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Cotton Kingdom, Now

February 19, 2019 | Sara Zewde

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Frederick Law Olmsted, A Map of the Cotton Kingdom and Its Dependencies in America, 1862, London, England. Courtesy of Cornell University–PJ Mode Collection of Persuasive Cartography.

In 1852, the New York Times commissioned 31-year-old Frederick Law Olmsted to conduct an immersive research journey through the Southern Slave States. The country was headed for civil war, and the paper thought to dispatch young Olmsted for his unique ability to reveal the cultural and environmental qualities of landscape in narrative voice. Olmsted’s book—Journeys and Explorations in the Cotton Kingdom—would prove timely, published within weeks of the first shots fired at Fort Sumter.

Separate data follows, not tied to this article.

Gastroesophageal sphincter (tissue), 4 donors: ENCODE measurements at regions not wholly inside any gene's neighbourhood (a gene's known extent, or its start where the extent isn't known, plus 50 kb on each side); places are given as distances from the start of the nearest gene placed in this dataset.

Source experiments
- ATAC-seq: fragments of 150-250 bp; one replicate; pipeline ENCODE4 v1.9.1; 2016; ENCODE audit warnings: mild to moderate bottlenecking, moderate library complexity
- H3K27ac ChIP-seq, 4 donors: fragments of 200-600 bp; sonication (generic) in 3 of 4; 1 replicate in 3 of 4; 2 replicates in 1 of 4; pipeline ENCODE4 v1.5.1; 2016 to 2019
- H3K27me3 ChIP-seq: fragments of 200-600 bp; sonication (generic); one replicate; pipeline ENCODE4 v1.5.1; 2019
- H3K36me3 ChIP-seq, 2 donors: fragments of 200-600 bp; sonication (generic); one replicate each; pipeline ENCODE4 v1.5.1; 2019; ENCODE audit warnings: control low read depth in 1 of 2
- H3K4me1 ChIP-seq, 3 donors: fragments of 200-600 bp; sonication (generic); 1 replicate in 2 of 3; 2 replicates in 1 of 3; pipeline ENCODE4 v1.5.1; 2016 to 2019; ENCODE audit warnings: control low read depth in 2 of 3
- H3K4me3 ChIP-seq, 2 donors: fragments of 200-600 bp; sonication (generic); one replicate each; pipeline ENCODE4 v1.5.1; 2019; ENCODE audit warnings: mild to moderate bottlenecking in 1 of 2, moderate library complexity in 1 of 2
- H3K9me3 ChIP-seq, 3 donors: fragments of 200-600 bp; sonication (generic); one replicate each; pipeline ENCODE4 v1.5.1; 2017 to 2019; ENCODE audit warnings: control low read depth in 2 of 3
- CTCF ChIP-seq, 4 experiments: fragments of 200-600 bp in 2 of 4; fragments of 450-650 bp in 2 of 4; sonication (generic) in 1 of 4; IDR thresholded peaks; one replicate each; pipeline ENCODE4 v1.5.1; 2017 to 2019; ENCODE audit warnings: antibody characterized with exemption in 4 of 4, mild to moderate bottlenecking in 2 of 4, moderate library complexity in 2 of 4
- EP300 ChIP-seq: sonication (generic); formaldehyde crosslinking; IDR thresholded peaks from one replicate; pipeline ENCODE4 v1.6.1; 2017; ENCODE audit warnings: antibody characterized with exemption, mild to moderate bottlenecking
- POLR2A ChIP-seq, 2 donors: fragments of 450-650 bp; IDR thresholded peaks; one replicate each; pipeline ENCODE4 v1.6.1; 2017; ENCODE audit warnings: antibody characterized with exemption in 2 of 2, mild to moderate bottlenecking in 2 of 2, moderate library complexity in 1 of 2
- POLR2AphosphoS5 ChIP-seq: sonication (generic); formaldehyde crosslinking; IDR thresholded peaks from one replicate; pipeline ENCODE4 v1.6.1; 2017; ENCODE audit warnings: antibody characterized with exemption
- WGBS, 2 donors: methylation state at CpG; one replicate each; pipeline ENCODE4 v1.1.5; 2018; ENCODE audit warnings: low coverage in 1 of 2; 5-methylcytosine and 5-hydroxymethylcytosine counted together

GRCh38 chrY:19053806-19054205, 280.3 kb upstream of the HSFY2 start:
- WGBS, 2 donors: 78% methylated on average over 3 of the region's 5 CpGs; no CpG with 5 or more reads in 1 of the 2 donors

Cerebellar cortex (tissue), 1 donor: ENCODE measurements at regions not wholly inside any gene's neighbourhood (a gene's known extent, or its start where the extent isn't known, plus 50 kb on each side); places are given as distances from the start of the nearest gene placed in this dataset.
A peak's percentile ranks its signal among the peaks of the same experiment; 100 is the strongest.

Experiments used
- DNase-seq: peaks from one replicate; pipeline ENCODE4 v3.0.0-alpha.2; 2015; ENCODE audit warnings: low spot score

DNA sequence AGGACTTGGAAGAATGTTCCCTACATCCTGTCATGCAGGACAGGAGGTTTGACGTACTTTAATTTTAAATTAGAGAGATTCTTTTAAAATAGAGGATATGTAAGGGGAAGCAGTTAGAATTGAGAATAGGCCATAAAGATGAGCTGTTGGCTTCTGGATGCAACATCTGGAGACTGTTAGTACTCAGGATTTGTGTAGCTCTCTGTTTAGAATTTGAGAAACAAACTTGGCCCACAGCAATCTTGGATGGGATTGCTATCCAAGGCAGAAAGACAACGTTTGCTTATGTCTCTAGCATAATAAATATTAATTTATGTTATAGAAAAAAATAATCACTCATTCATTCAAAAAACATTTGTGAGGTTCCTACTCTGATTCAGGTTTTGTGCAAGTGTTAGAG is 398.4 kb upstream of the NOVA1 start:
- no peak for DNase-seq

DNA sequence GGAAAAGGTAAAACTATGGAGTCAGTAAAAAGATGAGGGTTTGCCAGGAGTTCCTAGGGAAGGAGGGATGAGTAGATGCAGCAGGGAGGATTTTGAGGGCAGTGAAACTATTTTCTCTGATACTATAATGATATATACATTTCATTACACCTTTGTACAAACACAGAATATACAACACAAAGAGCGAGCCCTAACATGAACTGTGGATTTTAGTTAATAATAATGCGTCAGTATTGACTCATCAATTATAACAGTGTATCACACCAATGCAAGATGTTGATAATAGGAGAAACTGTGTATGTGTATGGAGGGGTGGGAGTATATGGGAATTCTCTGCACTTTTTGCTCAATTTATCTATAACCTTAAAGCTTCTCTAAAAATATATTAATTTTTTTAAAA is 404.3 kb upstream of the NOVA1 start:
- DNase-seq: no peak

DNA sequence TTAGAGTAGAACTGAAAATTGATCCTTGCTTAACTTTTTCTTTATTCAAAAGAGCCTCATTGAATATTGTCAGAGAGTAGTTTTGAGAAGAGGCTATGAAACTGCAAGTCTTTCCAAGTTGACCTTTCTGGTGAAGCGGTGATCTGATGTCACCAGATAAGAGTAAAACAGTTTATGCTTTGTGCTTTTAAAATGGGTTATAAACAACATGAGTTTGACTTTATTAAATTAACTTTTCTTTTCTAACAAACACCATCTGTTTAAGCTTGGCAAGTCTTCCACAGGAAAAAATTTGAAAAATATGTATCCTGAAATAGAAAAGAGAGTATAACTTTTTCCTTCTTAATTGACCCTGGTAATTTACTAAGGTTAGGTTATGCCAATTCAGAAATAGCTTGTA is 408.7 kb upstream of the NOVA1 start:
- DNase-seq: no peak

Notably, Olmsted’s 1852 travels would coincide with his seminal Central Park design competition entry, a project that shaped the profession of landscape architecture and Olmsted's legacy. This research project, entitled Cotton Kingdom, Now, explores the relevance of Olmsted’s travels to the contemporary discipline of landscape architecture. The project positions Olmsted’s text as a methodological proposition, framing Olmsted’s modes of inquiry and literary devices as allegories for landscape architectural research and design process today.

Sara Zewde is a Spring 2019 Mellon Fellow and founding principal of Studio Zewde, a design firm practicing at the intersection of landscape architecture, urbanism, and public art.

Read more about Zewde’s work and Midday Dialogue in our Q&A series.